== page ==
How apps are (re)shaping our lives


Oct 23, 2013

Howard Gardner and Katie Davis’ new book, The App Generation: How Today’s Youth Navigate Identity, Intimacy, and Imagination in a Digital World (Yale University Press), out this month, is a fun mix of old and new. The book provides an extensive review of the literature on how new technologies are changing children’s lives. The authors compare their own experiences with technology to those of the current generation. Gardner and Davis also situate their discussion in the dustier nooks and crannies of western philosophy and literature, invoking thinkers and writers like McLuhan and Flaubert to explain human beings and how we make meaning. For anyone convinced that valuable insights predated the information age, that Paris in the 1850s can tell us as much about human nature as Silicon Valley in the 1990s, the book provides some especially charming discussions.

The App Generation touches on a vast array of youth development research and media studies, sorting the findings into what the authors call the “three I’s”: identity, intimacy, and imagination. In addition, Gardner and Davis add their own insights from a series of research projects and focus groups they’ve conducted to diagnose the effects that apps have on young people today, compared to prior generations.

They conclude that apps can go one of two ways: “dependent” or “enabling.” Dependent apps dictate one’s course of action, hence inculcating dependence. Enabling apps open up one’s possible courses of action, thereby enabling the user to explore and create. These categories essentially correspond with two brands of psychology that are often discussed in education—behavioralism and constructivism. Behavioralists believe that life is constructed of habits that are taught by a system of rewards, whereas constructivists believe that views, skills, and habits are constructed based on the individual’s own exploration of the world. Apps can serve as a tool for either camp: shaping young people’s behaviors with the precision of a behavioralist or opening up opportunities for exploration and stepping aside, as a constructivist is apt to do.

As you might expect, apps are not, as a rule, inherently dependent or enabling for young users today. Some apps are unlocking the possibility of exercising creativity and forging close connections while others appear to be shutting down or distorting development. If Facebook’s “about me” categories are too narrow or if the audience is too broad, the technology risks encouraging a limited, highly-curated portrait of the self. How students use apps also matters: online forums that connect youth to others with similar interests who are otherwise hard to reach may be generating new forms of intimacy. Thus, both the architecture of a given app and how young people use it will have implications for how much it opens up or closes off developing a clear sense of self, connections to others, and new creative pursuits.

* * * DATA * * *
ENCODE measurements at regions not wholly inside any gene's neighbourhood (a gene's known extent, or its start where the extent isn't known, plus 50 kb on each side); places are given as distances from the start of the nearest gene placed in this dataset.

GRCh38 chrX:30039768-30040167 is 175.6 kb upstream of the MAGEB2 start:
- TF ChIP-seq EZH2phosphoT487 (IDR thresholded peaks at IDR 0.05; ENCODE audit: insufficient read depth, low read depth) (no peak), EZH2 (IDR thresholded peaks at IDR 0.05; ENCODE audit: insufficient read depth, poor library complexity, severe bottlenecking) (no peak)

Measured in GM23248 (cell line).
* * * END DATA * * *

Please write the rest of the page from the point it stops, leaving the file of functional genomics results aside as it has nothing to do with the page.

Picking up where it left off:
Against the backdrop of this comparison, there is an underdeveloped story of disruptive innovation. As the authors describe the world of apps, they note that “barriers of time, money, and skill are low, expanding which persons can call themselves creators and what they may be able to create.” This is precisely the path that disruptive innovations chart, offering simpler, more affordable, more accessible technologies to wide swaths of nonconsumers. This seems more significant a fact than the book is able to tackle, particularly because Gardner and Davis focus their research primarily on more affluent youth. The authors’ hesitations about the possible negative byproducts of “dependent” apps may eclipse the compelling story about expanding access to technology that disruptive innovations bring about. Danger may of course be a tradeoff. Ford’s Model T meant that more cars were on the road, and thus the likelihood of being in a car accident went up. But the Model T’s cheaper price tag and functionalities also meant that many more people could own cars and enjoy the personal and professional flexibility that came with it. The App Generation is not a gloom and doom portrait of technology, but the authors’ warnings about app dependence echo more loudly, in some sections, than the important story about widespread access to information and creative platforms that were otherwise locked in ivory towers for previous generations.

The task Gardner and Davis set out for themselves is ambitious: not only do they attempt to describe the effects of new technology in the uncontrolled experiment of all of youth culture today, but they attempt to synthesize and analyze a generation that is still emerging. They are, in effect, writing a living history. With that, of course, comes the inherent messiness of not being able to say where this is all headed. Because they can only compare this generation to those that came before, the book at times come off as reactionary: longing for an era when family and work were less mediated experiences, when families would interact face-to-face rather than over text message. But nostalgia aside, the book is a worthwhile read for those of us pondering the power of technology in education. It’s a reminder that technology is not just a growing classroom tool, but rather an inevitable part of young people’s sense of self and the world around them. We often write about the potential to personalize education, but fewer people in education are unpacking the changing sense of personhood within personalized technology. The App Generation is a great starting point for that emerging debate and vital consideration.

Julia is the director of education research at the Clayton Christensen Institute. She leads a team that educates policymakers and community leaders on the power of disruptive innovation in the K-12 and higher education spheres.